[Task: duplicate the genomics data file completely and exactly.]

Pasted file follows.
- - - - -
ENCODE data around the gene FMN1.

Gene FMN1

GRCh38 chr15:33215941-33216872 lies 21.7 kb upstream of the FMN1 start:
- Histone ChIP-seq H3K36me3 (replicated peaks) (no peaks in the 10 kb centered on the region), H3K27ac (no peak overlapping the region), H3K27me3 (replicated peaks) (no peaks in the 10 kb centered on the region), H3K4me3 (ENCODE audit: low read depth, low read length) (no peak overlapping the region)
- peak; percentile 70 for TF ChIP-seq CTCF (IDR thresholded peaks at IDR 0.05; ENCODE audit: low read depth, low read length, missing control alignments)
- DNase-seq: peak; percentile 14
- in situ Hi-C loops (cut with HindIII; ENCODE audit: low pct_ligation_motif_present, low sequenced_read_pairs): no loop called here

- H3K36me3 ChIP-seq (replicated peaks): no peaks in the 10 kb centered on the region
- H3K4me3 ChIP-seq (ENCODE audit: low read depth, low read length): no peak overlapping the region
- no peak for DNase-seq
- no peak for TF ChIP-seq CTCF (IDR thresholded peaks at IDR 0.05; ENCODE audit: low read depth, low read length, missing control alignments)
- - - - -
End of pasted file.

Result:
ENCODE data around the gene FMN1.

Gene FMN1

GRCh38 chr15:33215941-33216872 lies 21.7 kb upstream of the FMN1 start:
- Histone ChIP-seq H3K36me3 (replicated peaks) (no peaks in the 10 kb centered on the region), H3K27ac (no peak overlapping the region), H3K27me3 (replicated peaks) (no peaks in the 10 kb centered on the region), H3K4me3 (ENCODE audit: low read depth, low read length) (no peak overlapping the region)
- peak; percentile 70 for TF ChIP-seq CTCF (IDR thresholded peaks at IDR 0.05; ENCODE audit: low read depth, low read length, missing control alignments)
- DNase-seq: peak; percentile 14
- in situ Hi-C loops (cut with HindIII; ENCODE audit: low pct_ligation_motif_present, low sequenced_read_pairs): no loop called here

- H3K36me3 ChIP-seq (replicated peaks): no peaks in the 10 kb centered on the region
- H3K4me3 ChIP-seq (ENCODE audit: low read depth, low read length): no peak overlapping the region
- no peak for DNase-seq
- no peak for TF ChIP-seq CTCF (IDR thresholded peaks at IDR 0.05; ENCODE audit: low read depth, low read length, missing control alignments)